USA Surpasses Philippines as the “Text Messaging Capital of the World”

If you still believe that old saying that the Philippines is the “Text Messaging Capital of the World” you might also be believing the country’s old press releases – like the Philippines is the “Friendster Capital of the World” which is about as outdated today as referring to us as the “Pearl of the Orient.”

For at least the second time since the end of the Philippine-American war in 1902, the USA has kicked our butts – this time in the text messaging arena.

In a new report by wireless industry analyst Chetan Sarma, it was observed that American wireless consumers now text at a rate of 664 messages per subscriber/ per month, surpassing the Philippines.

US unseated Philippines as the king of TXT messaging with almost 664 messages/sub/month compared to Philippines which is seeing a sharp decline in per user messaging due to IP messaging. Some of the European operators are also experiencing the pain of declining SMS usage.

The report was also quoted in the Wall Street Journal’s All Things D blog in a recent report on a price increase in AT&T messaging plans.

The Chetan Sarma study fails to spell out exactly what is the current rate of Philippine text messaging in the Philippines.  However, we do have a clue from a recent infographic on text messaging trends posted on Mashable back in 2009.

In this table, as of 2009, the Philippines had 600 texts per subscriber per month. The USA had 420.

What about 2011? It is highly unlikely that Philippine usage of SMS has increased since 2009. All local mobile operators have pointed out to a decline in text messaging use, generally blaming a shift toward instant messaging and social media like Facebook. This is in spite of new packages and unlimited SMS offers.

So by that yardstick, the US rate of 664 texts per sub per month clearly whups our ass.

While text messaging is obviously in decline in the Philippines, the Americans are really getting into it.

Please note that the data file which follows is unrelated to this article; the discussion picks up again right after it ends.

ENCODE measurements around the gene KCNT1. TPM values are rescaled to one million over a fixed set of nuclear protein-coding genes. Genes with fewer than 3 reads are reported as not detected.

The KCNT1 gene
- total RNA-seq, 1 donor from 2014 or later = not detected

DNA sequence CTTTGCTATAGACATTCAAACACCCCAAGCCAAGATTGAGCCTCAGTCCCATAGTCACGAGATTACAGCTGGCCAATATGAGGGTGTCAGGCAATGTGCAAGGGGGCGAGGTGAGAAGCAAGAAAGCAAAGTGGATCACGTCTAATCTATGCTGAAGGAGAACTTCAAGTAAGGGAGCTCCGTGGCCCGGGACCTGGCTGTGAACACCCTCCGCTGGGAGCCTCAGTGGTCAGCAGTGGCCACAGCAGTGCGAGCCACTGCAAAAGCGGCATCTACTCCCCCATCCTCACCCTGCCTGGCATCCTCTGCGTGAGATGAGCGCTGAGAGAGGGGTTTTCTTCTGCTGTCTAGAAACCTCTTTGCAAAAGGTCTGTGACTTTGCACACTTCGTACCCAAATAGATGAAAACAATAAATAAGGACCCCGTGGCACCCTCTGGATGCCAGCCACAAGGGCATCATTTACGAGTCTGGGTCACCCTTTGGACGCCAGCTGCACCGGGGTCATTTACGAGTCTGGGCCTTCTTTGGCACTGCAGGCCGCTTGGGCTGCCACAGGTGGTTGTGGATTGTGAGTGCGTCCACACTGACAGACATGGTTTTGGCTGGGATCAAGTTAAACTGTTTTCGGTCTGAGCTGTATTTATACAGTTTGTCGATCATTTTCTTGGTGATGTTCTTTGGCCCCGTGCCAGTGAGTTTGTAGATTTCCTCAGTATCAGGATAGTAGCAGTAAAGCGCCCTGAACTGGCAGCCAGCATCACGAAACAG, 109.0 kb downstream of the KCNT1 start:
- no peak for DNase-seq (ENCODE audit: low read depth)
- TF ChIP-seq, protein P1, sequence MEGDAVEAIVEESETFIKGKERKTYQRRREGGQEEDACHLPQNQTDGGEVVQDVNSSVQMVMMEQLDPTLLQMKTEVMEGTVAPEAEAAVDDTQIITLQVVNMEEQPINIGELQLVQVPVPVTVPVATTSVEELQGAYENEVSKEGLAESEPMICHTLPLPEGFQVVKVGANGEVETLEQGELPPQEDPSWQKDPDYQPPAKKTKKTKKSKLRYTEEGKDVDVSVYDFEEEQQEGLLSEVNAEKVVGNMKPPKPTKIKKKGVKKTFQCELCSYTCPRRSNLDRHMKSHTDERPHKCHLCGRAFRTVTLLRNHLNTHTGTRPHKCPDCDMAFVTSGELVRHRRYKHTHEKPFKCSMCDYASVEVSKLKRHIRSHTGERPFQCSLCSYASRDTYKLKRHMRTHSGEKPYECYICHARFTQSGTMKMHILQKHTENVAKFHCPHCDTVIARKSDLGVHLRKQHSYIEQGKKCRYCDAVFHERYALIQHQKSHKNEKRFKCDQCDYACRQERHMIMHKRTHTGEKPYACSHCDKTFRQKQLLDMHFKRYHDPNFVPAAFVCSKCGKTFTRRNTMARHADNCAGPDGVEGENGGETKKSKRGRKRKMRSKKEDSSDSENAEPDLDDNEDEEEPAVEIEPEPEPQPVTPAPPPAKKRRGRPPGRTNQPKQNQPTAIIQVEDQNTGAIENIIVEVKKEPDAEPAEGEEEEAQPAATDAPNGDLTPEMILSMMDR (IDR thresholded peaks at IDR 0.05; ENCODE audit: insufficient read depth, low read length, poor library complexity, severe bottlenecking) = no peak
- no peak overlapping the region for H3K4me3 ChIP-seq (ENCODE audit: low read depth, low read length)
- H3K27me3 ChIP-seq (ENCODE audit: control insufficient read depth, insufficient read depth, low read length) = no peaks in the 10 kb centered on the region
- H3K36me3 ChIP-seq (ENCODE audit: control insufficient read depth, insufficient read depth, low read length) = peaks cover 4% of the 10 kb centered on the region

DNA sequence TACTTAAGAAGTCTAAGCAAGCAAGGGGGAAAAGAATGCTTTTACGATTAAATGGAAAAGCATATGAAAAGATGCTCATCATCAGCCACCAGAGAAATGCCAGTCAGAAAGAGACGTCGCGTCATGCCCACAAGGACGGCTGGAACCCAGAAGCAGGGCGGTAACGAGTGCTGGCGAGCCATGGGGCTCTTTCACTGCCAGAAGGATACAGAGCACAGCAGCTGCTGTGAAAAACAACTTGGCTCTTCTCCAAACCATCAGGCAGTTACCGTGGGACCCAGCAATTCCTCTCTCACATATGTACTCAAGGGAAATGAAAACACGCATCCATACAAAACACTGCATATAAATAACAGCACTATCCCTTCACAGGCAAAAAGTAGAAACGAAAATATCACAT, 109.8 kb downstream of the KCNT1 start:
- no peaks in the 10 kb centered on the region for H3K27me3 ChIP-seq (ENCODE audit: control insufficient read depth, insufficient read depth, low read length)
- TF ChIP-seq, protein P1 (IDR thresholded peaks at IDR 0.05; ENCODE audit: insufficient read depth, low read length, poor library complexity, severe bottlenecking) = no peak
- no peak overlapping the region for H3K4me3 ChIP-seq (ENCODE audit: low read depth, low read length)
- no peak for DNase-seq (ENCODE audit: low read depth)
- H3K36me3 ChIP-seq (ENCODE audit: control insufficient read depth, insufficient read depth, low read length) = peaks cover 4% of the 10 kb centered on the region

But if there’s any consolation, US text messaging rates are still exorbitantly expensive compared to the Philippines.

The All Things D report on AT&T price increases notes that as of August 21, 2011 – the AT&T unlimited text messaging plan for individuals is $20 a month. For a family plan of up to 5 lines, this is $30/month – and this is on top of the basic postpaid “calling” plan. If you opt for a pay-as-you go rate, you pay 20 cents per SMS. And remember that in the US, you pay the same rate to receive a message as you do to send, Sending out an SMS is no cheap thrill in America.

As for MMS, their pay-as-you go rate is $0.30 per MMS.

As far as text messaging goes, it’s hardly a party in the USA.

.

About these ads

4 Responses to USA Surpasses Philippines as the “Text Messaging Capital of the World”

  1. Arielle says:

    “All local mobile operators have pointed out to a decline in text messaging use, generally blaming a shift toward instant messaging and social media like Facebook.”

    It would be interesting to see a study pitting PH-vs-US instant messaging and social media usage. If we take that area, I guess it would indicate that, contrary to popular belief, we are the trend setters. LOL.

    • Jim Ayson says:

      The Philippines *is* the trend setter – it held the SMS champ crown for about a decade, it’s only now that Americans have incorporated SMS into the mainstream. The US still leads in smartphone adoption though.

  2. deuts says:

    Really? Even with these SMS spams offering loans and real estate properties?

  3. The terminology “TXT” or “TXTing” even originated from us. I remember back in the days when txting was new (and it was free to send txt worldwide), whenever I share numbers with my online friends they call it “SMS”. They don’t even agree with “txting” after I explained it to them.

    But a some years ago we started seeing them using our TXTing terminology. I can still remember the conversation we had re: “TXT” vs. “SMS” ;)

    I agree that we are the trend setter.

Leave a Reply

Fill in your details below or click an icon to log in:

WordPress.com Logo

You are commenting using your WordPress.com account. Log Out / Change )

Twitter picture

You are commenting using your Twitter account. Log Out / Change )

Facebook photo

You are commenting using your Facebook account. Log Out / Change )

Google+ photo

You are commenting using your Google+ account. Log Out / Change )

Connecting to %s

Follow

Get every new post delivered to your Inbox.

Join 39 other followers

%d bloggers like this: